The Online Tools Detroit Is Using to Support Sustainability

Detroit may be behind on rolling out a full sustainability action agenda, but the city is agile and catching up fast with a new set of digital tools to foster engagement among the community.

by / December 6, 2018
Shutterstock

Detroit, like many cities, is working to get greener these days, doing so by creating the Office of Sustainability, hiring a director for that office, and, most recently, deploying a new set of tech-based tools to foster broad community engagement.

The nature of Detroit’s sustainability work is still taking shape, with the city working to finalize a full plan. It will likely include everything from building new homes to air quality management to better use of vacant lands. It’s significant work, and to make sure it gets done right, the city wants as much input as possible, said Joel Howrani Heeres, director of the office, which is about a year old. To get that input, they’re using a set of digital tools from a Boston-based company called coUrbanize.

What those tools do is create a digital means for the community to get information and also express their opinions.

“What’s been cool about the tool is it really allows folks to zoom down to their neighborhood level and talk about what do they love about their neighborhood,” Howrani Heeres said, “and what would they change, in a way that makes sustainability a little more tangible. It can be a lofty, wonky term.”

One concrete example of what this looks like is that Detroit currently has 14 sustainability ambassadors going to neighborhood meetings and collecting input. During those meetings, attendees can use SMS technology via coUrbanize to ask questions. Organizers can also host polls via text, sharing the responses of those in attendance in real time to get a sense of how people feel about the planning. Detroit has also used the digital platform to help with a survey of 1,600 local stakeholders, half of which were engaged digitally and half with paper forms.

The city is currently prepping the rollout of its full sustainability action agenda, which is slated to happen in April with input from the community being solicited, collected and applied every step of the way. In this capacity, Howrani Heeres is a natural choice for sustainability director, having previously run the city’s open data portal before getting the new appointment. The sustainability work fits into broader use of digital tools for things like letting people know when a vacant building demolition is set to take place, as well as related precautions.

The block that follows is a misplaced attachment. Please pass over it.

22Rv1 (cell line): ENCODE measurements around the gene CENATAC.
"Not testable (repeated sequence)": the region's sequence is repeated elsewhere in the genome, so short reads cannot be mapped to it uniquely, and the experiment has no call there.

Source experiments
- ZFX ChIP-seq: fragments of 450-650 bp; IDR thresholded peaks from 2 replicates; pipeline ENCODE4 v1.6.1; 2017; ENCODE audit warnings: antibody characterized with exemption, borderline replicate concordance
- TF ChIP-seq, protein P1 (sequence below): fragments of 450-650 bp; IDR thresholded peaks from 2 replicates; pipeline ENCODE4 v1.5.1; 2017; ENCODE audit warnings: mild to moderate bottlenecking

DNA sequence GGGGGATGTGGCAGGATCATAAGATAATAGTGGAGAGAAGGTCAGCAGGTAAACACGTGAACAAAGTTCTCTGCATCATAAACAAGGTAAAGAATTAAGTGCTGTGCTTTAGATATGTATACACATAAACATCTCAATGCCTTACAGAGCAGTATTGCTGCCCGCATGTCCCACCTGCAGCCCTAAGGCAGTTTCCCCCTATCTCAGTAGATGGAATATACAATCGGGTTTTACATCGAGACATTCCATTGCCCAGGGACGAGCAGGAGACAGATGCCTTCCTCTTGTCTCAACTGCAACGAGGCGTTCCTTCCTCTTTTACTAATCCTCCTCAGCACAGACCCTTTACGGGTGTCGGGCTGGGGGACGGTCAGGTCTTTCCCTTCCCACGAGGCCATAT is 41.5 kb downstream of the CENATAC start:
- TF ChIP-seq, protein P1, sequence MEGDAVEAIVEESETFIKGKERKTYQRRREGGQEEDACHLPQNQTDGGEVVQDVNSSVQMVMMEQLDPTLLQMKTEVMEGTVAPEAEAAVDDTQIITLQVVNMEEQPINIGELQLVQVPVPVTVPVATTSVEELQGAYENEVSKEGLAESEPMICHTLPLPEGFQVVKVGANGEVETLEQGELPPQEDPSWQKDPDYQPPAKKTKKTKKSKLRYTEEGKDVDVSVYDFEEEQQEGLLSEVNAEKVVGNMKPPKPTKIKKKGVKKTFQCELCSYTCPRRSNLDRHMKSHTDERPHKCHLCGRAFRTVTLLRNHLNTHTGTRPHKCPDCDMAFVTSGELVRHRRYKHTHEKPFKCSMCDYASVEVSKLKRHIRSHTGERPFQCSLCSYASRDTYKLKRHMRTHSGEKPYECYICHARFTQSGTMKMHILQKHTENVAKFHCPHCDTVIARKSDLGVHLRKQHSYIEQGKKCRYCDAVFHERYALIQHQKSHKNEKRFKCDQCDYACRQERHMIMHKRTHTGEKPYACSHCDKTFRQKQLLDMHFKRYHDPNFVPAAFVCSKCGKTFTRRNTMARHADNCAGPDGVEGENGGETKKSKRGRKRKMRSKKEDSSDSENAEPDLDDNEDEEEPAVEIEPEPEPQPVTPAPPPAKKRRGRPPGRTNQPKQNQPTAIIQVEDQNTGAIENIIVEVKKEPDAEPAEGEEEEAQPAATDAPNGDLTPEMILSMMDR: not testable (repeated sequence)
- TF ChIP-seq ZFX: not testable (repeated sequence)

“This is just one of many efforts to permeate digital opportunities that are applicable for the population of Detroit so we can communicate more nimbly and adeptly with our citizens,” Howrani Heeres said.

This is not the first such project for coUrbanize. The company has worked with municipalities throughout the continental United States, including Boston; Boise, Idaho; and Santa Barbara, Calif., helping them all to foster and host increased engagement, said Karin Brandt, coUrbanize’s CEO and founder.

Detroit has so far collected 1,200 comments from interested community stakeholders, Brandt said, and coUrbanize’s analysis indicates that 86 percent of those comments have been positive or neutral in nature.

Detroit is just one example of a city looking to use technology to foster greater community engagement. Indeed, the topic is a pressing concern for cities throughout the U.S., be it in relation to a new sustainability agenda or for any other civic business. The benefit of giving them the option to text, email or post opinions is twofold, broadening the channels with which feedback can be given and also making these efforts more inclusive.

The coUrbanize effort in Detroit, for example, is also taking place in multiple languages. They’re using online channels as well as signs around the city, posted in Spanish and Arabic, to reach the city’s sizable immigrant communities. As urban spaces in America become increasingly diverse, there is great potential for technology to make sure large segments of communities do not get left behind.

“The barrier to participation can be really high,” Brandt said, “if you work multiple jobs or have to get a babysitter. Or it can hard to stand up in front of your neighbors, especially if English isn’t your first language. These tools can help with that.”

Zack Quaintance Staff Writer

Zack Quaintance is a staff writer for Government Technology. Prior to that, he spent five years working in daily newspapers, and another five years working in the tech sector. He lives in Northern California.